After our detour to Estonia, we jumped back on a ferry across the Baltic Sea to Finland. We had been visiting cities for the last couple of weeks and now we wanted to escape the crowds for a while so we charted a course North with our destination being Rovaniemi, a town on the edge of The Arctic Circle. Instead of heading straight there though, we decided on more of a zig-zag route to take in a few more locations.
We headed out of Helsinki into the Finnish Lakeland area. Lakeland is about 200 miles in length and a similar distance wide. There are an astonishing number of lakes here, the amount depends on what definition of a lake you use. There are 55,000 greater than a hectare in size and over 188,000 if you include the smaller ones. Either way, it’s more than enough to keep us busy for a week or so.
The first thing we did was seek out Route 62. Regarded by many as the most scenic road in Lakeland, it twists and turns as it makes its way through pine forests and between lakes. Often the road disects one of the lakes with the tarmac only a couple of feet above the waterline.
We drove the first half and then found a small cabin on a campsite close to a lake and stopped for the evening.
The following day we finished off Route 62 and both agreed it was incredibly scenic but, as we were to find out, the whole area is almost as good. We then headed for the town of Savonlinna, one of the major attractions in Lakeland. Our route took us further East and as we followed our progress on GPS we noticed we were inching closer and closer to the Russian Border. Finland shares a border of over 800 miles with Russia, the vast majority of it being unpatrolled forest and forest track. At one point we had to take a swift about turn when our GPS showed us to be right on, or maybe just a little bit over, the border!!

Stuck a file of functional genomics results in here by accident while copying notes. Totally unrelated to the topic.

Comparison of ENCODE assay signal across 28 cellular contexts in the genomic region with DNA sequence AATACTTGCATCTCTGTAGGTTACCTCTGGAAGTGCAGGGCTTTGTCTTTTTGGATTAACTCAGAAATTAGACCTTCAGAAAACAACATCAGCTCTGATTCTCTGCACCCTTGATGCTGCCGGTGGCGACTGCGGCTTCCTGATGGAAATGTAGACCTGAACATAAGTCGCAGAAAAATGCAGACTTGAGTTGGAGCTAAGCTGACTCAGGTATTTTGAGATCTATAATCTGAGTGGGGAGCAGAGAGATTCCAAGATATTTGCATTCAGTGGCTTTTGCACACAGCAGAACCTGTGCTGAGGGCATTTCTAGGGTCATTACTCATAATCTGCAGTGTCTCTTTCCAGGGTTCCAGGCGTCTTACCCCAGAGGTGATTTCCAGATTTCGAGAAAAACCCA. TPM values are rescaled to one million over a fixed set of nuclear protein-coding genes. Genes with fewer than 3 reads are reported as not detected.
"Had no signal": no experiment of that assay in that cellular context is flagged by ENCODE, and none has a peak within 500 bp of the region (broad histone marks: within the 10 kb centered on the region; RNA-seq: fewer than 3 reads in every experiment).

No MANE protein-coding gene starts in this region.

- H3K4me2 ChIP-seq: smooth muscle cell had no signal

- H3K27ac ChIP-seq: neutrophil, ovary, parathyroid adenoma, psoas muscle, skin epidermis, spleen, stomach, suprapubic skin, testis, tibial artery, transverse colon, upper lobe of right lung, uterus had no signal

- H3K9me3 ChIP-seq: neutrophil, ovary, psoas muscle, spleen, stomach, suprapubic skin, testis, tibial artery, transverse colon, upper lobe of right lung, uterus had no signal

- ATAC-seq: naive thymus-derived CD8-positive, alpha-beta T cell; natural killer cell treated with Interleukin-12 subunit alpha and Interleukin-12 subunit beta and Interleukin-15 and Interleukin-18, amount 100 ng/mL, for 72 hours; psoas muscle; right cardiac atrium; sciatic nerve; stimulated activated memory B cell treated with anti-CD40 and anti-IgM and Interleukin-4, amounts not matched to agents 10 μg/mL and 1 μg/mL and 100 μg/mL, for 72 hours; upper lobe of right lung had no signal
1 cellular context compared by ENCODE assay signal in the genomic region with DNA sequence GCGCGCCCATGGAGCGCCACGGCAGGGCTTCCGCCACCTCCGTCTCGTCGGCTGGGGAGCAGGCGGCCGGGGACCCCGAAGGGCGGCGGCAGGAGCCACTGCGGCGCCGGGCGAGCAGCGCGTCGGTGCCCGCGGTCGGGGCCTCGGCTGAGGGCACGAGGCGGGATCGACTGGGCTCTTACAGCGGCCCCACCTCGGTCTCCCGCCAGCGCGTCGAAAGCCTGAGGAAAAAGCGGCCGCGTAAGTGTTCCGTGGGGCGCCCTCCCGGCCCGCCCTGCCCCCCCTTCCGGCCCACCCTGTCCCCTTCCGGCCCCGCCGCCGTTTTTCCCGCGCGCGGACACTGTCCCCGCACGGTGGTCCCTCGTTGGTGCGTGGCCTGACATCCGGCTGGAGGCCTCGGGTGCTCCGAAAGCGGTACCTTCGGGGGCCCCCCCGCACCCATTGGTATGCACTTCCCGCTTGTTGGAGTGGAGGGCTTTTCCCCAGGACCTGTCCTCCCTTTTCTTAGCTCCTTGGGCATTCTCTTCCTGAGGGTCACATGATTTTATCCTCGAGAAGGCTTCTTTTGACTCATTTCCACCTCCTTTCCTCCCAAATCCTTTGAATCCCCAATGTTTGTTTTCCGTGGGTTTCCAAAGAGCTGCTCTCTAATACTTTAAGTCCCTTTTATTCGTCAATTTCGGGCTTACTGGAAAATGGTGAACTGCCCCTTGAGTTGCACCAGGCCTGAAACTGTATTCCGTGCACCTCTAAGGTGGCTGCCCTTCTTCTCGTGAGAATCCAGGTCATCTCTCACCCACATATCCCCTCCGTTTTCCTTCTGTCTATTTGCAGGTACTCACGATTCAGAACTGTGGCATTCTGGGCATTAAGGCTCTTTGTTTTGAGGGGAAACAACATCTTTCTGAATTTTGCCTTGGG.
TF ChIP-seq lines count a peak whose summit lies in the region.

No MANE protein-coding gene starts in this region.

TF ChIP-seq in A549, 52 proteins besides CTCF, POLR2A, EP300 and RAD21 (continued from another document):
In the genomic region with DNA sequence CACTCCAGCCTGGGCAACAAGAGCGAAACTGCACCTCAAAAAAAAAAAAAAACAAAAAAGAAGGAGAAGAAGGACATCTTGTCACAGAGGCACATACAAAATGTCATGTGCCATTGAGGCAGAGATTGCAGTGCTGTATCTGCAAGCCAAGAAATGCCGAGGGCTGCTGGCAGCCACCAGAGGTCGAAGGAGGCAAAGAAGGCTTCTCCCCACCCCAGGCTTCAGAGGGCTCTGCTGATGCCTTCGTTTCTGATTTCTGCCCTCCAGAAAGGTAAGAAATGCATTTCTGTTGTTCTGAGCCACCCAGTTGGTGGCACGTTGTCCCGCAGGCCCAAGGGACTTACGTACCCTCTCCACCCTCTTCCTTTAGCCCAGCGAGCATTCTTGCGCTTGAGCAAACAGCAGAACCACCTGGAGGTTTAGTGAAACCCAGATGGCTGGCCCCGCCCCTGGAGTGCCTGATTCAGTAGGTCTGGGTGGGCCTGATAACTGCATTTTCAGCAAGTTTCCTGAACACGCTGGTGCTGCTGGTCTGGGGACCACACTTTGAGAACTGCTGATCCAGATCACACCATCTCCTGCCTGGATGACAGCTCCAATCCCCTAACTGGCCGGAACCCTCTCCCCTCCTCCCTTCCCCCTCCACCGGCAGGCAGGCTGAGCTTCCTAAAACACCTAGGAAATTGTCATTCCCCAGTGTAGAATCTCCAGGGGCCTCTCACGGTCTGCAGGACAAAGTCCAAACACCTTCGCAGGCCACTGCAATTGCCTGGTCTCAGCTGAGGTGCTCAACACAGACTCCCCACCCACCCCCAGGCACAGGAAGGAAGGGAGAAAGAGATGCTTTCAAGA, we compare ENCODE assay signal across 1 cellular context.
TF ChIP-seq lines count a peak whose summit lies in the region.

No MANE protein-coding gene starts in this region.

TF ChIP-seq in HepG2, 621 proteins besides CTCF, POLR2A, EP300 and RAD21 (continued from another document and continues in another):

Our wandering along the border put us in the location of one of many quirky sites that Finland has to offer. Often in the middle of nowhere, and with little our no advertising, are strange pieces and collections of ‘art’. This one, near the Russian Border, was a collection of over 250 life-size figures most of which are in yoga positions.
The figures have an almost menacing look about them which makes you feel they would be quite at home in some zombie horror movie. Just to make it even more strange the artist has left them to be covered over time by the forest, so most of them are starting to be covered by moss and tree roots.
After leaving the Russian Border and the army of ‘moss covered zombie yoga statues’ behind, it took us a few miles to clear our heads and before long we were pulling into the beautiful town of Savonlinna.
The sun was out, the sky was completely clear, and it was lovely and warm. Not really what we had expected of Finland. Little did we know what was to come.
Savonlinna is home to the most Northerly intact Medieval Castle. It is perched on its own island in the centre of town and is a majestic sight. The town also has a beautiful waterfront promenade and a small beach, which was very popular with the locals trying to cool down in the heat.
Next on our tour of The Lakelands was Kuopio. It was a beautiful scenic drive from Savonlinna, and although Route 62 had been exceptionally scenic, the three hour drive up to Kuopio was comparable. There were endless lakes connected by bridges which gave you a bird’s-eye view, and roads which skimmed the water and gave you a duck’s-eye view! Whenever the road dragged you away from the water it was lined with purple and pink lupins and a covering of buttercups thrown in for good measure. All the time the backdrop was thick green pine forest and overhead the sun shone down from a clear blue sky.
We have done road trips in many many countries and this one was right up with the best.
Kuopio is the largest town in the area and is set in the heart of the lakes. We were there during Midsummer Holiday Weekend, which is a big thing in this part of the World, so we booked ourselves onto a campsite on the edge of town for three days and settled down to enjoy the hot weather.
The campsite was on the edge of a lake. But I suppose with 188,000 of them, everything is on the edge of a lake. It had a large grassed area with a small beach and it was mobbed. The thermometer was pushing 30 degrees and it was mobbed. It looked like a mini Bournemouth Beach on a hot Bank Holiday. We pitched ourselves up in the middle of it all and soaked up the atmosphere.